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Reviewed by Raanan Geberer for Readers' Favorite
Nisei by J.J. White tells the story of Hideo, or Bobby, Takahashi, a young Hawaii-born Japanese-American, and his adventures during World War II, as revealed in a memoir that his son discovers after his death and his son’s reaction. Unlike the Japanese on the West Coast, the Hawaiian Nisei were basically left alone—with some exceptions. Bobby’s family is one of those exceptions, since his father sent scrap iron home to Japan until the eve of the war and some drawings Bobby made of Pearl Harbor found their way into the hands of Japanese pilots. Soon, the family is sent to a series of mainland internment camps. Bobby had hoped to marry his sweetheart, a white Hawaiian, but her parents now forbid it. Instead, his father forces him to marry the Japanese-born Chiyoko, whose family knew his in Japan, and who’s a bit of a trollop. Bobby finally gets the opportunity to enlist in a Japanese-American regiment and prove his loyalty, but his troubles are just beginning—his sergeant is Big Eddie, a huge Hawaiian bully who terrorized him during his teens.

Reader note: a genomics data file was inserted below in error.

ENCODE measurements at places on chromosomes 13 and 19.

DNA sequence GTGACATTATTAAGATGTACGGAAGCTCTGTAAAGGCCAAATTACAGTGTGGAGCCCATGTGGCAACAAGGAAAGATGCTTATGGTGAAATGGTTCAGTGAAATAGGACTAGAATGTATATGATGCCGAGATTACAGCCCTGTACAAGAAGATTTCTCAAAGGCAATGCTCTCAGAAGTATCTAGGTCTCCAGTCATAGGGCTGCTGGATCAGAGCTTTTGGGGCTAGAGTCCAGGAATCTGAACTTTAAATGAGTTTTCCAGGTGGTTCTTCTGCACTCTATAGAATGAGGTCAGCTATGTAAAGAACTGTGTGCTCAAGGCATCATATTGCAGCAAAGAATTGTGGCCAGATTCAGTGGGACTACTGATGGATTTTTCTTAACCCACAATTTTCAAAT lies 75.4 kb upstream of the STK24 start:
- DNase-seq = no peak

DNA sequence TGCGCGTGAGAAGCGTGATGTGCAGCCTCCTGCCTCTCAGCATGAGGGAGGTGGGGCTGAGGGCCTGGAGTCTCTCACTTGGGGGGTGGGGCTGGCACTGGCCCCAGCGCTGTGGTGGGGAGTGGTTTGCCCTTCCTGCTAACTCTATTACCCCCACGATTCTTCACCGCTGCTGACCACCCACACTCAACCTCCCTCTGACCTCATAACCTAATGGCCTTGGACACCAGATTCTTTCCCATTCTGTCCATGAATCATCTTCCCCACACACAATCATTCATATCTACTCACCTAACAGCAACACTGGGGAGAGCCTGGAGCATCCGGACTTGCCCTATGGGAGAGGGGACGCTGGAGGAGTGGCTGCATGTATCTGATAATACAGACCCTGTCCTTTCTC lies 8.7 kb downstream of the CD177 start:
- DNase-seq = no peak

White is an excellent writer, and he’s one of the few fiction writers who basically follows the rules of brevity laid out by my journalism professor—three sentences per paragraph, 30 words per sentence. I was fascinated by his recreation of Hawaiian Pidgin, a dialect that islanders frequently use, even those who are educated. Nisei also has great historical detail—I always wondered about the relationship between Hawaiian-born Japanese and California-born Japanese in the World War II army, and this book provides the answer. Above all, I must applaud J.J. White for getting a handle on the Japanese-American culture. For those who are interested in the story of Japanese-Americans during World War II, Nisei is a must-read. An excellent book.